The Frick Pittsburgh Is Facing Criticism for Postponing an Islamic Art Show Over the Middle East Conflict
Museum director Elizabeth Barker said the show was pushed back for fears it may be "insensitive."
The Frick Pittsburgh has issued an apology, assuring it will repair its relationships with the Muslim community after postponing an Islamic art exhibition over Israel’s war against Hamas.
“Treasured Ornament: 10 Centuries of Islamic Art”—which was expected to run from November 4 through February 25, 2024, after an earlier postponement due to “a scheduling conflict”—was quietly rescheduled again after Hamas launched its October 7 attack against Israel, The Pittsburgh Tribune-Review reported. The show is now slated to open August 2024.
“When war broke out in the Middle East, we were as heartbroken as everyone, and we realized that we were about to open an exhibition that a forgiving person would call insensitive, but for many people, especially in our community, would be traumatic,” museum director Elizabeth Barker told the newspaper.
But the museum largely reframed its reasoning in a new statement, saying the show was postponed because the Frick had not engaged with the local Muslim community, an oversight it characterized as a disservice to the exhibition.
“The Frick is devastated to have hurt neighbors we deeply respect with our unclear communication about the postponement of this exhibition featuring 10 centuries of Islamic art. We will work earnestly to repair our relationships with the Muslim community,” reads the statement.
The museum said it had booked the touring exhibition “years ago” because the emphasis on design and materials across centuries connected thematically with recent Frick exhibitions on Fabergé and Art Nouveau jewelry.
“As we looked more deeply at the show, we became concerned by the light historical context and our lack of engagement with the regional Muslim community. We know that great exhibitions require deep and meaningful community partnerships, like those that shaped our current shows,” the museum said, adding that “[t]o proceed without the participation of the Muslim community risked trivializing and objectifying Islamic culture as merely decorative.”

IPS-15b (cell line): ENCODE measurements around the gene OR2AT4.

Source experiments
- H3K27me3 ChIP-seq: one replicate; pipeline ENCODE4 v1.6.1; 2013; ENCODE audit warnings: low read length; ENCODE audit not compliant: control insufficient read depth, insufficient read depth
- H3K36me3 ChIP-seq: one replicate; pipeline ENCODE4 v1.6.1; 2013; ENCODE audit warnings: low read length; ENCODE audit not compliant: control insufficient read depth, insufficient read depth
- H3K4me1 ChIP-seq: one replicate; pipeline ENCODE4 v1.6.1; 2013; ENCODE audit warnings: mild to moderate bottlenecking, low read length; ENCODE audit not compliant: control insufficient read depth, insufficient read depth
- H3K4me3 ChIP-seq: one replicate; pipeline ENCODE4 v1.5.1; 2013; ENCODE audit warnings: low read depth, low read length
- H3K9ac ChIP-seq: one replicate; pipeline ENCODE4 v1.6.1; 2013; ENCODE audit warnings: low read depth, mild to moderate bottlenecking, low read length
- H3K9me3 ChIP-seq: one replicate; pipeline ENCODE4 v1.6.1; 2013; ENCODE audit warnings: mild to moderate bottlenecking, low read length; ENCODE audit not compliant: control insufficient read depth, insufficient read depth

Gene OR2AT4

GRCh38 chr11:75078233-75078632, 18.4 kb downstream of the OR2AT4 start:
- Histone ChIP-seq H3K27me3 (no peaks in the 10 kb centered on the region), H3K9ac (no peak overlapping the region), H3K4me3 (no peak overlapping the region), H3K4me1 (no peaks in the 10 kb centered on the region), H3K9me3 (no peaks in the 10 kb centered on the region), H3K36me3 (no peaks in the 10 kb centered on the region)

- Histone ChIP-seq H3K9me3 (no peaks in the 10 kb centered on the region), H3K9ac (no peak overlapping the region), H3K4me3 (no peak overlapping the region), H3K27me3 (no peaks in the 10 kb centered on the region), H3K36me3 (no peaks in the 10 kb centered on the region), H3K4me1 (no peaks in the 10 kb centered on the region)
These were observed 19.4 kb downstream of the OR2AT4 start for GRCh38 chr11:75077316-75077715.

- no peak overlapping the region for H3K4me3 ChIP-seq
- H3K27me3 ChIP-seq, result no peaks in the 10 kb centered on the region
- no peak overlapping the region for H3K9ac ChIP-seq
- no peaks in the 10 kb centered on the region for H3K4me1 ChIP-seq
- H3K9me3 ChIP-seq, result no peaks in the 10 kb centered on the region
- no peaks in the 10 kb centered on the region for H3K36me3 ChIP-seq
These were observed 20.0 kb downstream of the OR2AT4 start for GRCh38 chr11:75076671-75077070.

However, an earlier version of the statement, now archived after being removed, read that it “would have been impossible to predict that war would erupt in the Middle East during the time of this show, prompting widespread heartbreak and mounting social tension.”
The new statement came after members of both the Muslim and Jewish communities criticized the museum’s decision to postpone the exhibition.
“The decision to postpone the ‘Treasured Ornament: 10 Centuries of Islamic Art’ exhibition under the pretext of potential harm to the Jewish community perpetuates the harmful stereotype that Muslims or Islamic art are synonymous with terrorism or antisemitism,” Christine Mohamed, the executive director of the Pittsburgh chapter of the Council on American-Islamic Relations, said in a statement.
Mohamed said that the museum’s “false perspective” showed a disregard for the diversity in the Islamic world, calling it “disheartening” that the museum’s stance created “the potential to incite harm in the Pittsburgh Muslim community.”
“We cannot overlook the trauma and suffering experienced by the Palestinian people, with more than 8,000 lives lost, including almost 4,000 innocent children,” she said. “The extent to which this tragedy is overshadowed underscores a troubling lack of empathy and humanity—something that even the most forgiving person would find deeply disturbing.”
Meanwhile, Adam Hertzman, an official with the Jewish Federation of Greater Pittsburgh, told the radio station WESA that “few people in the Jewish community would have been concerned about an exhibit on Islamic art because we understand that has nothing to do with Hamas, which is a terrorist organization.”
Before it was postponed, the museum highlighted the show of “expertly crafted and exquisitely ornate objects that anchored everyday life in the region we today refer to as the Middle East, including Iran, Egypt, India, Syria, and Turkey.” Objects set to be featured include fine glassware, ceramics, metalwork, painting, and weaving that evoke “the rich history of the Islamic world, and the shared human experiences that bind us, transcending borders and boundaries.”
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